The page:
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McConnell and his new posture toward Moscow

Dana Milbank on

"Moscow Mitch" was red hot.

Majority Leader Mitch McConnell, on the Senate floor Monday, denounced critics (including me) who say his recent blocking of efforts to fortify defenses against another Russian attack on U.S. elections are aiding and abetting Vladimir Putin.

"For decades, I have used my Senate seat to stand up to Russia," the Kentucky Republican protested.

Unfortunately for McConnell, two days later came a reminder that he has taken a rather different posture toward Russia of late. Indeed, it appears, he has been key to helping Russian oligarchs with ties to Putin skirt U.S. sanctions and invest in an aluminum mill in McConnell's home state of Kentucky.

Citing Senate lobbying disclosures, Politico reported Wednesday that two former McConnell staffers had signed on as lobbyists for the Braidy Industries mill, which is 40 percent owned by Russian aluminum giant Rusal. That company has long been controlled by Oleg Deripaska, an oligarch who, the United States alleges, has said "he does not separate himself from the Russian state." Braidy also hired a PR firm founded by yet another former McConnell aide, the outlet reported Friday.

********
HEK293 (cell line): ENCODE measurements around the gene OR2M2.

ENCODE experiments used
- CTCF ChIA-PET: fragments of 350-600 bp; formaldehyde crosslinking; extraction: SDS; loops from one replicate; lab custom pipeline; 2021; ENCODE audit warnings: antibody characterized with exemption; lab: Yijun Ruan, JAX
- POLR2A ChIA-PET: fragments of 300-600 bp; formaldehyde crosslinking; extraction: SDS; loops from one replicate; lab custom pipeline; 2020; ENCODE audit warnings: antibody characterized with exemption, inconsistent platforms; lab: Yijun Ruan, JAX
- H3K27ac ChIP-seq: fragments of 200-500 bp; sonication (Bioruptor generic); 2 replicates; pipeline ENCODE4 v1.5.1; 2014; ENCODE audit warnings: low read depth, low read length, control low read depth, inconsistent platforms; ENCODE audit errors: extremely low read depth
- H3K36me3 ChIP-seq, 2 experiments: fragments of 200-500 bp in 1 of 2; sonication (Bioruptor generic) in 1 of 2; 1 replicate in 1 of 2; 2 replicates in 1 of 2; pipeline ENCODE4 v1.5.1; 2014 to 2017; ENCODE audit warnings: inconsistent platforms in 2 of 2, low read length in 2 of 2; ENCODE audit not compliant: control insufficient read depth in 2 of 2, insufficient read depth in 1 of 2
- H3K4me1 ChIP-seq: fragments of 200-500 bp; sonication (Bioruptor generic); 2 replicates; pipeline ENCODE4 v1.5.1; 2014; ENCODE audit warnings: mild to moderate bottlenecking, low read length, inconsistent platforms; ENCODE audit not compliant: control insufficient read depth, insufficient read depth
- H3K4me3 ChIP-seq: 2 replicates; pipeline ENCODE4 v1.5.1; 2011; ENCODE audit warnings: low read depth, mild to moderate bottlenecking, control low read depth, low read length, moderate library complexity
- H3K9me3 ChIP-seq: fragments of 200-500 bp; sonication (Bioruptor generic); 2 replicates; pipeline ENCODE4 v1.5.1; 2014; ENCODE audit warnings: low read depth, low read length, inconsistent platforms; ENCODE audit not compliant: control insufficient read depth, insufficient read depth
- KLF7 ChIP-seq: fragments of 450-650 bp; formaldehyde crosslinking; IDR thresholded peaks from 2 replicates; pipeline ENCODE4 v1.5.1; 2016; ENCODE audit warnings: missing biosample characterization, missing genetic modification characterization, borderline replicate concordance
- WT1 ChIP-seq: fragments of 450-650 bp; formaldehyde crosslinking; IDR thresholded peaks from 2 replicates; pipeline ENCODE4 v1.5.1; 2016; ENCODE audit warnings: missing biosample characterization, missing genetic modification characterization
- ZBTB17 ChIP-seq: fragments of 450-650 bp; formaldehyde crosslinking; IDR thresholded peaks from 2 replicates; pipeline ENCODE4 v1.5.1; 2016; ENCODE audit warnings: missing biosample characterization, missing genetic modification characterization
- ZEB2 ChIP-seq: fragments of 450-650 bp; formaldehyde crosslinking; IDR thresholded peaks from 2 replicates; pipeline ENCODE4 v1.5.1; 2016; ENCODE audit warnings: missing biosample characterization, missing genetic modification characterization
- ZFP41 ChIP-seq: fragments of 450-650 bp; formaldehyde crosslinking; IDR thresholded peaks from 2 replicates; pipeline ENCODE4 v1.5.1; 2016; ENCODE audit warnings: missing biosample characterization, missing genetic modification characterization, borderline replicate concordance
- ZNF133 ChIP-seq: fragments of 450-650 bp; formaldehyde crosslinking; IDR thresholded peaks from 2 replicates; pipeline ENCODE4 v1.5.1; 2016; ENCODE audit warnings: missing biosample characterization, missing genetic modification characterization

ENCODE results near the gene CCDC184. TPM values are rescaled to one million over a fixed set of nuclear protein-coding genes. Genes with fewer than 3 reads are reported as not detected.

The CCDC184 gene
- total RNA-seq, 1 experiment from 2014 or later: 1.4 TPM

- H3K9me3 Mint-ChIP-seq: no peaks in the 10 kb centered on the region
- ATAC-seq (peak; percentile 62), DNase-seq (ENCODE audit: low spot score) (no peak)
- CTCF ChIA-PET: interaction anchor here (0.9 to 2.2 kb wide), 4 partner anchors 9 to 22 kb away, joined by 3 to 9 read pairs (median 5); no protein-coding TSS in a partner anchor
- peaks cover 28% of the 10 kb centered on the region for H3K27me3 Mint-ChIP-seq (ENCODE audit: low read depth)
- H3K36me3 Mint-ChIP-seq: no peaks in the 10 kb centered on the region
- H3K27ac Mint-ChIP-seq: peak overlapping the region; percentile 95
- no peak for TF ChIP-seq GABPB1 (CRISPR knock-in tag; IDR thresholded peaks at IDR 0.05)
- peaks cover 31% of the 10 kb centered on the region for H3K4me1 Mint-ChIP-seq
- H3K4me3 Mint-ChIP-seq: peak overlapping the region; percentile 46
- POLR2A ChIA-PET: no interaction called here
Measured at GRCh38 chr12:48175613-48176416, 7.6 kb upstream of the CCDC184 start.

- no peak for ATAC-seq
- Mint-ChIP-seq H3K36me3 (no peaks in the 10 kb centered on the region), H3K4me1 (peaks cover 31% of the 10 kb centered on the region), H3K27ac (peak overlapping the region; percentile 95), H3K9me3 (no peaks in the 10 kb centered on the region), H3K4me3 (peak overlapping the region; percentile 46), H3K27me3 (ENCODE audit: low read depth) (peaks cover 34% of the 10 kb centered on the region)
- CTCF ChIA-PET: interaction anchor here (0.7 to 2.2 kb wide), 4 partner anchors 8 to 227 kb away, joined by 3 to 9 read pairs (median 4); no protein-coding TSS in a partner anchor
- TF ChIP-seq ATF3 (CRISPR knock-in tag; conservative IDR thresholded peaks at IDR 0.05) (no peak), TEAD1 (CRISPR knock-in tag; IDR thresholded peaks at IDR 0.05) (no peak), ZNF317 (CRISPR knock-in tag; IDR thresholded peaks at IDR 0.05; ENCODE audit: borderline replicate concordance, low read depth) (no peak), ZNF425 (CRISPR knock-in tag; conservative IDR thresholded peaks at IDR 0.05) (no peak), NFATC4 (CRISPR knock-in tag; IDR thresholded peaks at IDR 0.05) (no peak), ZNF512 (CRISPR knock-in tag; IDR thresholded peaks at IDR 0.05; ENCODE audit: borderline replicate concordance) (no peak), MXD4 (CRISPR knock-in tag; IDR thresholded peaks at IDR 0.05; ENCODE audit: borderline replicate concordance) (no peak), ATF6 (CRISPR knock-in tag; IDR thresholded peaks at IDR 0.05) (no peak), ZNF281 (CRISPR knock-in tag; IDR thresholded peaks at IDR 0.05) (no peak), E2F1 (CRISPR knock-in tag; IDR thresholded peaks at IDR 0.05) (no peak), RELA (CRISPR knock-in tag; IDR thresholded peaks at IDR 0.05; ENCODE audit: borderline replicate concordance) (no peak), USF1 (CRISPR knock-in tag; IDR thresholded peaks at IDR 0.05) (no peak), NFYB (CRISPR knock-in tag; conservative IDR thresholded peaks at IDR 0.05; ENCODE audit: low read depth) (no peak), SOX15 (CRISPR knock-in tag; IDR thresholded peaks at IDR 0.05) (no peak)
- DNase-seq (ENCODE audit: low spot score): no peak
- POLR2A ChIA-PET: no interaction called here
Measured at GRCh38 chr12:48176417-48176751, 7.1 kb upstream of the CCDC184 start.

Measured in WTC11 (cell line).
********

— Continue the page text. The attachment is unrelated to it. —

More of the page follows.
It is well established in Washington that, as Politico's Anna Palmer noted in 2014, "there's little difference between the McConnell confidants who used to be on his payroll and those who still are." The article specifically cited former McConnell chief of staff Hunter Bates, who is now one of the Braidy lobbyists.

 

A McConnell spokesman said that the lobbyists, hired by Braidy on May 20, requested two meetings but that those were declined, and no meetings have been held "to date."

McConnell himself had championed the oligarchs' cause before. After the Trump administration last year exempted Deripaska-related enterprises from sanctions, a bipartisan rebellion attempted to reinstate the sanctions (House Republicans joined Democrats in a 362-to-53 vote), but McConnell led a successful effort in the Senate to thwart the rebellion, which he called a "political stunt."

Three months later, the Russian aluminum giant announced its $200 million investment in Kentucky. McConnell declared in May that his vote to exempt Deripaska enterprises from sanctions was "completely unrelated."

Of course.

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